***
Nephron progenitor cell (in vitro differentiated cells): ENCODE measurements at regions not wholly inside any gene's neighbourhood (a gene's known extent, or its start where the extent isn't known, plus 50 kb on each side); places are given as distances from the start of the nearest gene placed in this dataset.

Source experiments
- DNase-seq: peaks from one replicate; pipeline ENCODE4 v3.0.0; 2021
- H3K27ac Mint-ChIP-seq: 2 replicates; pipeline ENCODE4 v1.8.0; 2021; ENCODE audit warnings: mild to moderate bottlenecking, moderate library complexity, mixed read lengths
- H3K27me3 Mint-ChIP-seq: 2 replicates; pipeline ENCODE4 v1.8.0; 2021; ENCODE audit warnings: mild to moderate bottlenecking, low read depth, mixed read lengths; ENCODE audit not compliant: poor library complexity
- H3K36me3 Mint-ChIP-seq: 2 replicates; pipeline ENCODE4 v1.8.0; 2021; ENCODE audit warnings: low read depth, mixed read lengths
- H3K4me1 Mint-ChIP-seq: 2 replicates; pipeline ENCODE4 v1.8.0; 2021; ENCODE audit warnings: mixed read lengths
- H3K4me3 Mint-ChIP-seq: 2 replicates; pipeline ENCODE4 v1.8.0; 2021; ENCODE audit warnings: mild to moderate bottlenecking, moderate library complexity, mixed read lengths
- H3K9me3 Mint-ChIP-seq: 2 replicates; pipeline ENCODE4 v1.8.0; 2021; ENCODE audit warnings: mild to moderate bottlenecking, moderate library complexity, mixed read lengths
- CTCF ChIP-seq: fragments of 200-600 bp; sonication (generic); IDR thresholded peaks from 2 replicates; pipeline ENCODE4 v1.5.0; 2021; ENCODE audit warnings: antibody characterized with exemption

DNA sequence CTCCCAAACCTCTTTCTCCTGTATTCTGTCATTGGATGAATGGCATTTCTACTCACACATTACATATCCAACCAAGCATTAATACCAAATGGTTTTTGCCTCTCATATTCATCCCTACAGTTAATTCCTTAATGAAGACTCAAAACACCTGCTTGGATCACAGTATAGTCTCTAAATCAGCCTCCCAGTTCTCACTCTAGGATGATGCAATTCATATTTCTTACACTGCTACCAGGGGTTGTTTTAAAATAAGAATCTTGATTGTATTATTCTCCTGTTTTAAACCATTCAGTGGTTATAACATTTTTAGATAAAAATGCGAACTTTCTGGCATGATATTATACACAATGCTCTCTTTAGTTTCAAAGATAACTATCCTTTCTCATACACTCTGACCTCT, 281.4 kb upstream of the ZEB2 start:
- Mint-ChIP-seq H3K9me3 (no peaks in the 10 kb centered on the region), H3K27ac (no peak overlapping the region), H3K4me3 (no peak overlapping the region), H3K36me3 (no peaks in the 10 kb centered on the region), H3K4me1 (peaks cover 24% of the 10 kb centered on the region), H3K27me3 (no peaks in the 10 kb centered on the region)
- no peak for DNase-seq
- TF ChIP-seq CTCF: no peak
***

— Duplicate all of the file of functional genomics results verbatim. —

Nephron progenitor cell (in vitro differentiated cells): ENCODE measurements at regions not wholly inside any gene's neighbourhood (a gene's known extent, or its start where the extent isn't known, plus 50 kb on each side); places are given as distances from the start of the nearest gene placed in this dataset.

Source experiments
- DNase-seq: peaks from one replicate; pipeline ENCODE4 v3.0.0; 2021
- H3K27ac Mint-ChIP-seq: 2 replicates; pipeline ENCODE4 v1.8.0; 2021; ENCODE audit warnings: mild to moderate bottlenecking, moderate library complexity, mixed read lengths
- H3K27me3 Mint-ChIP-seq: 2 replicates; pipeline ENCODE4 v1.8.0; 2021; ENCODE audit warnings: mild to moderate bottlenecking, low read depth, mixed read lengths; ENCODE audit not compliant: poor library complexity
- H3K36me3 Mint-ChIP-seq: 2 replicates; pipeline ENCODE4 v1.8.0; 2021; ENCODE audit warnings: low read depth, mixed read lengths
- H3K4me1 Mint-ChIP-seq: 2 replicates; pipeline ENCODE4 v1.8.0; 2021; ENCODE audit warnings: mixed read lengths
- H3K4me3 Mint-ChIP-seq: 2 replicates; pipeline ENCODE4 v1.8.0; 2021; ENCODE audit warnings: mild to moderate bottlenecking, moderate library complexity, mixed read lengths
- H3K9me3 Mint-ChIP-seq: 2 replicates; pipeline ENCODE4 v1.8.0; 2021; ENCODE audit warnings: mild to moderate bottlenecking, moderate library complexity, mixed read lengths
- CTCF ChIP-seq: fragments of 200-600 bp; sonication (generic); IDR thresholded peaks from 2 replicates; pipeline ENCODE4 v1.5.0; 2021; ENCODE audit warnings: antibody characterized with exemption

DNA sequence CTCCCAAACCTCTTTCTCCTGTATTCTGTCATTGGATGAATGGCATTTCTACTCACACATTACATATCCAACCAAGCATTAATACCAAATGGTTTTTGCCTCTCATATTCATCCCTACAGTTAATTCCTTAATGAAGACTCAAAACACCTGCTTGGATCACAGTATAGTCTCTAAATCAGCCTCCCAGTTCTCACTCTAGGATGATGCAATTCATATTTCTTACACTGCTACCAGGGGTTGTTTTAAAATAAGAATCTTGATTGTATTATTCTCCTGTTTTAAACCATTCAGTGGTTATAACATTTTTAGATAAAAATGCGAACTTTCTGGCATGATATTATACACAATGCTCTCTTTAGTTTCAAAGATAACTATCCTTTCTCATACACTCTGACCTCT, 281.4 kb upstream of the ZEB2 start:
- Mint-ChIP-seq H3K9me3 (no peaks in the 10 kb centered on the region), H3K27ac (no peak overlapping the region), H3K4me3 (no peak overlapping the region), H3K36me3 (no peaks in the 10 kb centered on the region), H3K4me1 (peaks cover 24% of the 10 kb centered on the region), H3K27me3 (no peaks in the 10 kb centered on the region)
- no peak for DNase-seq
- TF ChIP-seq CTCF: no peak